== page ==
The purpose of our mission is to familiarize our delegation of former U.S. Ambassadors with the major political issues in the region as well as with its history and expectations for the futures of the three countries that we will visit, namely Albania, Kosova and North Macedonia.  We anticipate meeting with our U.S. Embassies in those countries as well as with their senior political leadership and their resident diplomatic communities.

How would you evaluate the relationship between the United States and Albania? What would you suggest to those who work to improve and strengthen this relationship?

Those questions are somewhat premature, as our delegation has not yet had the benefit of the in-depth familiarization with Albania, Kosova and North Macedonia from which our mission will benefit. Of course, the U.S. appreciates Albania’s support as a NATO member for that organization’s resistance to the Russian onslaught against Ukraine, as well as for Albania’s assistance in sheltering Afghan refugees in the wake of that country’s tragic collapse. I noted recently that American interest in visiting Albania has surged by 57% this year, so word of Albania’s pro-American orientation clearly is spreading among the American public.

On a personal level, if you have some more time: Why did you choose to study and work in international affairs? How important was it to combine your education with a law degree?

Your question is a very good one that compels me to reflect back almost sixty years to when I was deciding to pursue my college education at Georgetown University in Washington, D.C. Growing up in New York City, a truly world city in which at least eighty languages were spoken and immigrant cultures and ambitions were one’s normal surroundings, my interest naturally developed to reach into the wider world of international affairs for my future. Georgetown University provided me with opportunities to launch into that world, including a superb education in international relations and the German language, corporate internships in Stockholm and Munich, and a Fulbright Fellowship at the University of Heidelberg.

As for pursuing a law degree at Harvard after my college education at Georgetown and the Fulbright Fellowship in Germany, it’s important to remember that unlike the educational systems of most other countries, in the U.S. one isn’t compelled to concentrate on the narrow study of law from the very outset of university education. Instead, four years of college offers broad exposure across a range of academic disciplines, including by way of example languages, history, philosophy, science, business and literature. It’s after college that one can elect to embark on the more concentrated three-year study of law. In turn, my legal education eventually opened vistas including working in the U.S. Congress, the German Bundestag and initially on Wall Street before moving to Washington, eventually practicing international commercial law representing the interests of multinational clients both here in the U.S. and abroad. My Harvard law degree paved the way for my eventual appointment as a U.S. Ambassador. It truly enabled me ”to see the world”, as the saying goes.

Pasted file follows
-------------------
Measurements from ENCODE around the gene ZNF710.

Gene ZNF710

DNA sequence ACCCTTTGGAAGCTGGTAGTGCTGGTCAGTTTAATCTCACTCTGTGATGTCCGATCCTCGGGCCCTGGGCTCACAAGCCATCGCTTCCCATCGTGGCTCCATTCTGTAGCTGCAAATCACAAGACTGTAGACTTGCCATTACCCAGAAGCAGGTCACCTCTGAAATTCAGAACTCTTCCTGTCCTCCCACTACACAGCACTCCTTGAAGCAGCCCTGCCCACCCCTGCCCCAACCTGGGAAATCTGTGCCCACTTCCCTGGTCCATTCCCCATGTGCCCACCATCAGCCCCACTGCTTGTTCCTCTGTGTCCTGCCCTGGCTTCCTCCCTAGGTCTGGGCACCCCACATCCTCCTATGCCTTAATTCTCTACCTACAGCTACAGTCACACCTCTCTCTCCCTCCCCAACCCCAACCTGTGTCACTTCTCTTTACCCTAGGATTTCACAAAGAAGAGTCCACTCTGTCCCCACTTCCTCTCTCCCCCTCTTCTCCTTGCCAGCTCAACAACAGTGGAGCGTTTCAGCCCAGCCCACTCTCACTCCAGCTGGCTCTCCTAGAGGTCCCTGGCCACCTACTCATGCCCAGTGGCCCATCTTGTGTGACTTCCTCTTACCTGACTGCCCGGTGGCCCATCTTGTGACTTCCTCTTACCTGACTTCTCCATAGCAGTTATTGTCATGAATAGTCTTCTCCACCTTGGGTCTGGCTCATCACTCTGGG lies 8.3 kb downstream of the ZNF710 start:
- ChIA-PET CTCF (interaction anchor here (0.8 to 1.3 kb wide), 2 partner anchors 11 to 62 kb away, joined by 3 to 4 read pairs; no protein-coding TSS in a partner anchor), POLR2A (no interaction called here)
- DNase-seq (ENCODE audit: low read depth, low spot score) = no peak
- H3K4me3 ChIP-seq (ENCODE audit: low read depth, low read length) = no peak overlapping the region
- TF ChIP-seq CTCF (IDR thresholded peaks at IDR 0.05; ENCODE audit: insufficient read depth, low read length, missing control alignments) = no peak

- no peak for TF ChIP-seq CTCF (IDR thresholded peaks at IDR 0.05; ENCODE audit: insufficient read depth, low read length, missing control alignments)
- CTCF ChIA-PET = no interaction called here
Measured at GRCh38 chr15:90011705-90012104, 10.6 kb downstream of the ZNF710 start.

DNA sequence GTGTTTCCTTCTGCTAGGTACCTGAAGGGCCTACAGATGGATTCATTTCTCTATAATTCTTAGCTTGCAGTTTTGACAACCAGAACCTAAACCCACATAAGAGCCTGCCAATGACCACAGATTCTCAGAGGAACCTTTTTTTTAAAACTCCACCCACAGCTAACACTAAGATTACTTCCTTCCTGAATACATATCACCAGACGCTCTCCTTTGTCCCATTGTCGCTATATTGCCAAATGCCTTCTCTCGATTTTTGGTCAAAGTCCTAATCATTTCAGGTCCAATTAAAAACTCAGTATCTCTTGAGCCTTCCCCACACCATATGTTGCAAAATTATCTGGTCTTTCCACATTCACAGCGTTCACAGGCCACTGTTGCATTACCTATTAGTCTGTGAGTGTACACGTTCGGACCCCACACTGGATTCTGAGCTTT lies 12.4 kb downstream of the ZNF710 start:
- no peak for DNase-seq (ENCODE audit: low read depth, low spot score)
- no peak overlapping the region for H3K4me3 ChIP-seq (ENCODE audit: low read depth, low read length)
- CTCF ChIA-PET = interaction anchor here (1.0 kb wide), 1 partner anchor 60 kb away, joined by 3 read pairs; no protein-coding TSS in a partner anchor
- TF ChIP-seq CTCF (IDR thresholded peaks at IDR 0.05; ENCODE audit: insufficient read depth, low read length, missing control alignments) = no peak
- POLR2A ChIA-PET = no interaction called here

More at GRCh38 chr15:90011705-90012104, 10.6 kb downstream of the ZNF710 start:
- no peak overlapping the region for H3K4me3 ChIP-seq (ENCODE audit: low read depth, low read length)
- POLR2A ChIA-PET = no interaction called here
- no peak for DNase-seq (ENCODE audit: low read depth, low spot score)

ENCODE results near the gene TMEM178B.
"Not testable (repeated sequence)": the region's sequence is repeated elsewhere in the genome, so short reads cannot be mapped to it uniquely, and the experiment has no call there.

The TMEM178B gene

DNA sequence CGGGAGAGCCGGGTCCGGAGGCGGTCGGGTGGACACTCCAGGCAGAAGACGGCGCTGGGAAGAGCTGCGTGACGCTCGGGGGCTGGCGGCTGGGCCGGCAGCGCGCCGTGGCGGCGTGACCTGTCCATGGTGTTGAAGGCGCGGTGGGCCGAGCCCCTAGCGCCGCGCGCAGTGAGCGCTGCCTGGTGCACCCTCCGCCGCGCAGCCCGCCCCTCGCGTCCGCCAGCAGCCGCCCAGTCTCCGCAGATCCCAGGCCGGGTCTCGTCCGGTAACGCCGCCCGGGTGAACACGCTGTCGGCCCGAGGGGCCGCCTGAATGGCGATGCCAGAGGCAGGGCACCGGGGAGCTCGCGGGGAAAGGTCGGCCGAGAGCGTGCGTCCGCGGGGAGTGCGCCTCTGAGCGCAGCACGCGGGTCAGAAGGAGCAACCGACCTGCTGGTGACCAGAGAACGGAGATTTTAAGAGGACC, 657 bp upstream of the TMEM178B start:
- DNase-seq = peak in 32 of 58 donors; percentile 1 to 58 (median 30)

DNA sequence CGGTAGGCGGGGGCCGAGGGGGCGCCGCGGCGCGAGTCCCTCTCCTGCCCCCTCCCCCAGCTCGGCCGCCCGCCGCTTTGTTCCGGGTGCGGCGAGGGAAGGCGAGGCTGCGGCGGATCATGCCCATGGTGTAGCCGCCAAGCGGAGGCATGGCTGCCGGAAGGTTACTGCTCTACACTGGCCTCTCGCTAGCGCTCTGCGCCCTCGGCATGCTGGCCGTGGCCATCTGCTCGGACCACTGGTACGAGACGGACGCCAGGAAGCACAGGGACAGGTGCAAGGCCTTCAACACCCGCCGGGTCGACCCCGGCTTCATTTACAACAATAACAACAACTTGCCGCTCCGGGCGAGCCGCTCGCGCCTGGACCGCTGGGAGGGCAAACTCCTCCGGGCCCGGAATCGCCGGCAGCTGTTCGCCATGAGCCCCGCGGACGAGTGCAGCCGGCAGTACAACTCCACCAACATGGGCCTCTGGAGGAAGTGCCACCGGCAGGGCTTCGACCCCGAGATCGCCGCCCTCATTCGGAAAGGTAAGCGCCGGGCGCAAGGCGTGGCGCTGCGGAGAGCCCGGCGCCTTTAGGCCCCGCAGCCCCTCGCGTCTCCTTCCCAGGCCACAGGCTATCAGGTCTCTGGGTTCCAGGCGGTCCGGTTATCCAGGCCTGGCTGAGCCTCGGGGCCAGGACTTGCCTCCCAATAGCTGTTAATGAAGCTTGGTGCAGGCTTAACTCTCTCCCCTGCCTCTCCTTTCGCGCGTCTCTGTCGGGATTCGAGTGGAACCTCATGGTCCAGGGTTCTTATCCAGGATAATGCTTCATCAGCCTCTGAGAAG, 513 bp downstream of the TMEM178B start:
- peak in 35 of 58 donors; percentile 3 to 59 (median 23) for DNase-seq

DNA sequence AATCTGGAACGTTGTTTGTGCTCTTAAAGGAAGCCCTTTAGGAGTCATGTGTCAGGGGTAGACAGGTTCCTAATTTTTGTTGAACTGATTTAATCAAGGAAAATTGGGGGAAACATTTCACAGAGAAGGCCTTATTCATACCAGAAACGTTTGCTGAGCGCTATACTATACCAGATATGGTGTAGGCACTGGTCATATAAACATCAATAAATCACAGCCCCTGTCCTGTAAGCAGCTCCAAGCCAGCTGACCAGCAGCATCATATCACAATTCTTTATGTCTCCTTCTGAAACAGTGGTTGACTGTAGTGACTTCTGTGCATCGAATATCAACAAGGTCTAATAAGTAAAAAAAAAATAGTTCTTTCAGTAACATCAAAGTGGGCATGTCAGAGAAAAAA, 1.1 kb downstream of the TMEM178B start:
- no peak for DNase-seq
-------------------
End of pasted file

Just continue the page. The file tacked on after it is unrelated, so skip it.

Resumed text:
What are some of the ways the work in international affairs changed from the time when you began your career? What would you suggest to the young people who aspire to join the diplomatic corps nowadays or dream of a career in international law and affairs?

The most obvious change in international affairs over the last fifty years has been the development of telecommunications and the evolution of the Internet. For example, fifty years ago both domestic and international telephone calls were expensive, and there were no cellphones. By contrast, today with cellphones communication worldwide is instantly available and inexpensive. With the Internet, the totality of man’s learning, history and accumulated experience is available at one’s fingertips literally instantaneously. Likewise, with email and text messages, asynchronous interpersonal communication has exponentially increased the efficiency of communications.

I have noticed your relationship to Yonkers. There is a strong Albanian-American community in Westchester. Do you have any ties or experience with members of our community?

To be honest, I don’t. I was born in Yonkers because my mother’s obstetrician had admitting privileges at Yonkers General Hospital, but shortly after being born there I was brought to the North Bronx where my parents lived and my father was a surgeon and general medical practitioner. In the 1990s we noticed Albanians moving into that part of New York City, but before then – and certainly when I was a boy – Albanian immigration wasn’t noticeable.

What role can Albanian-Americans play to help the relations between the United States and Albania, Kosova, and the “Albanian neighborhood” in the region?

To paraphrase President John F. Kennedy, the most valuable role that Albanian Americans can play is to be good Americans and to concentrate on education for their children. To the extent that Albanian Americans prosper economically here in the U.S., the greater the possibility that they will invest back in Albania, Kosova and the “Albanian neighborhood”, thereby contributing to Balkan economic development and strengthening those countries. In turn, economic improvement and prosperity enhance commitment to democracy.